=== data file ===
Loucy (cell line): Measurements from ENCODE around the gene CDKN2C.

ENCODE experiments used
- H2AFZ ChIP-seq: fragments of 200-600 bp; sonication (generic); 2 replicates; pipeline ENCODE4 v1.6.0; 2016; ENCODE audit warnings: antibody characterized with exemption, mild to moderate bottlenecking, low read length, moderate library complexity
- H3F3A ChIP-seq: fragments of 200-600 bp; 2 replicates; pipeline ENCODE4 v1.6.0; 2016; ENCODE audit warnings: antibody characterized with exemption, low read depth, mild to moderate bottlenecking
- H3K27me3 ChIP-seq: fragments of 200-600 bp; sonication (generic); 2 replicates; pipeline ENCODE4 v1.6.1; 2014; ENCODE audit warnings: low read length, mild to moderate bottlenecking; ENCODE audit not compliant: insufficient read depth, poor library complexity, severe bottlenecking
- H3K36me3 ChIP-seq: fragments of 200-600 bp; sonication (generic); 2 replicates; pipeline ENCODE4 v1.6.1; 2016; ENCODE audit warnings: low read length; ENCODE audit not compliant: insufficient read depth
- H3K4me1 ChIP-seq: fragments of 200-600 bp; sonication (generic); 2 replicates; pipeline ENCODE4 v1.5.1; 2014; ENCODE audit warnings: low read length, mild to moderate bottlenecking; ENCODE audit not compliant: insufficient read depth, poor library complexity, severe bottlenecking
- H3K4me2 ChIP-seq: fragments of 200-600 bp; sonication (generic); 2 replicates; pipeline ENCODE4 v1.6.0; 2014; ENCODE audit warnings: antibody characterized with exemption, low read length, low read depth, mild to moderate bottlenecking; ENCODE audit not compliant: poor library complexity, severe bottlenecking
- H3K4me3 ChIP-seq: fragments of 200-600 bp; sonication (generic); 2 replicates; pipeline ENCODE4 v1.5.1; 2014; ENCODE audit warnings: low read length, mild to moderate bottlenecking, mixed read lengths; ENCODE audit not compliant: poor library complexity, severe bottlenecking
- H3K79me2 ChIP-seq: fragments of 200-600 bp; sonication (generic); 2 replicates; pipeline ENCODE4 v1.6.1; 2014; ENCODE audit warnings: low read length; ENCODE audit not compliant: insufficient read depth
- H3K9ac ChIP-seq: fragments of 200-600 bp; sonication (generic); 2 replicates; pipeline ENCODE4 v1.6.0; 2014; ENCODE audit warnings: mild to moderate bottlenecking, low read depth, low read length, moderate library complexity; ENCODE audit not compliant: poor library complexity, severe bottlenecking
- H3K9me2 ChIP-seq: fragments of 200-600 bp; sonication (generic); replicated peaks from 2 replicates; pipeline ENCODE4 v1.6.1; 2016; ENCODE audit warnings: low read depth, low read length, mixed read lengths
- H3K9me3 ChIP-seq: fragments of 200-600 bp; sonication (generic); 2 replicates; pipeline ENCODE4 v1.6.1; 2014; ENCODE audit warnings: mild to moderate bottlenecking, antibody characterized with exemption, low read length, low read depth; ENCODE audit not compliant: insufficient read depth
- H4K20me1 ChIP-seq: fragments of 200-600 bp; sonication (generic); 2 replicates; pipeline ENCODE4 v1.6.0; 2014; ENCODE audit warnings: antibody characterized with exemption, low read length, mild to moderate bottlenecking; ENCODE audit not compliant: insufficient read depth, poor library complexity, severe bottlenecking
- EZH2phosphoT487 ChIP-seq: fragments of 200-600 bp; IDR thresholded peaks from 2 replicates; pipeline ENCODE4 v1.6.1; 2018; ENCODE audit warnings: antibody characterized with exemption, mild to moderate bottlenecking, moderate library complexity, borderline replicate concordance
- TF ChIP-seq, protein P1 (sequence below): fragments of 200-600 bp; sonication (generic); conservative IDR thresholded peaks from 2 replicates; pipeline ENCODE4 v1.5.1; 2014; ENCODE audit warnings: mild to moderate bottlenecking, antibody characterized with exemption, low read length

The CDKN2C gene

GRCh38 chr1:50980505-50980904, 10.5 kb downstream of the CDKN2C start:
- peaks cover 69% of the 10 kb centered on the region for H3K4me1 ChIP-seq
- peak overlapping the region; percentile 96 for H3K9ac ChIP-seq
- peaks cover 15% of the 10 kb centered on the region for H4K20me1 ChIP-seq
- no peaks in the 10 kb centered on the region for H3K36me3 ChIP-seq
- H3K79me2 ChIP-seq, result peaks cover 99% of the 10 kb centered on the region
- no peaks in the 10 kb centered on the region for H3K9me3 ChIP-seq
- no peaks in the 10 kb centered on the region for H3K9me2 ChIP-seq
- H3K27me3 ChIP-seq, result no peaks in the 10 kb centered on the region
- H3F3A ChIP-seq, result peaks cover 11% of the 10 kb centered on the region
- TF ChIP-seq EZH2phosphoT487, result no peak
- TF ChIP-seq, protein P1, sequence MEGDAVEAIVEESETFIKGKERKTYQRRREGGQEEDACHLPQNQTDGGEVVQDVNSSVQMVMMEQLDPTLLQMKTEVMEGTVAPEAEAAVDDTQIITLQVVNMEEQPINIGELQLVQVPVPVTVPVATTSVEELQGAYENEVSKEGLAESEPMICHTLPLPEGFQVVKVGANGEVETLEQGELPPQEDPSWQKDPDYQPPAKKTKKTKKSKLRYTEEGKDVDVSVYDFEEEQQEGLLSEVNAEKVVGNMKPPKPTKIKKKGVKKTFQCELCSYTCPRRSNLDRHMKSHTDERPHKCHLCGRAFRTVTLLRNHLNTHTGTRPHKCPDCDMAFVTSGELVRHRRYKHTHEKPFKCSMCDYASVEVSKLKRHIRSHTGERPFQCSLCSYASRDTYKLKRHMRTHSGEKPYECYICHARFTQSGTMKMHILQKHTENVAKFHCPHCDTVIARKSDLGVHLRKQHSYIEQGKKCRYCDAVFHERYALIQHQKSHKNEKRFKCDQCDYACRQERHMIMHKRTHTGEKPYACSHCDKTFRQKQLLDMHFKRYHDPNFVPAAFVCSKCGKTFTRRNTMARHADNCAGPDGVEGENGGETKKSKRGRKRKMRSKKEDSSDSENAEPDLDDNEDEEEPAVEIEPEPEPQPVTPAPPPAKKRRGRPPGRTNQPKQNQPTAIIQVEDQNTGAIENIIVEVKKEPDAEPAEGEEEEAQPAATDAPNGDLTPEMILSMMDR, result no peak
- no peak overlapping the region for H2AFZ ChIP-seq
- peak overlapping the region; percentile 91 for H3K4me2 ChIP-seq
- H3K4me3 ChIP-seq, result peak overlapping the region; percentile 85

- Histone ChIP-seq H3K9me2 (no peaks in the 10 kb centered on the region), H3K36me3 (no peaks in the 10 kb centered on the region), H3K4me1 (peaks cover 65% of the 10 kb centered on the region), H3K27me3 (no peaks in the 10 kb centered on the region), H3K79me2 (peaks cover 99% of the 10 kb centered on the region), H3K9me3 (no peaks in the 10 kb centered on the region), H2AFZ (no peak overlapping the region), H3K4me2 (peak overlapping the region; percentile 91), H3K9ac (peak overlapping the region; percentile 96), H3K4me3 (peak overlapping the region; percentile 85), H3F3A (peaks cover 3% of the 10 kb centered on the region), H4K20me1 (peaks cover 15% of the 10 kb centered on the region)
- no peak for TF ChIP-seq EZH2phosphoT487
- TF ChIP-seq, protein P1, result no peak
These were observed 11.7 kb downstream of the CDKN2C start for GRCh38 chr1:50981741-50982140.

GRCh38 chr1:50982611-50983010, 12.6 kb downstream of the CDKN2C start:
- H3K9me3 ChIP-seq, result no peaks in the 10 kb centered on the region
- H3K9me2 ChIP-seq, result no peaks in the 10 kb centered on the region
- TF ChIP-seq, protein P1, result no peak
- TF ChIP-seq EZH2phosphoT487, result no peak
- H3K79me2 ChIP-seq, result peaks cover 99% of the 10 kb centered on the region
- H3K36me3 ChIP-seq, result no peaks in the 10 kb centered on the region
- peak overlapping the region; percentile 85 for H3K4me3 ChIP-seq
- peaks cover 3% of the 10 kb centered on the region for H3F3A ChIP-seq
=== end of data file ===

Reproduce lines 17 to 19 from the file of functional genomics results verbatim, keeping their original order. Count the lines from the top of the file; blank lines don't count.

The CDKN2C gene

GRCh38 chr1:50980505-50980904, 10.5 kb downstream of the CDKN2C start:
- peaks cover 69% of the 10 kb centered on the region for H3K4me1 ChIP-seq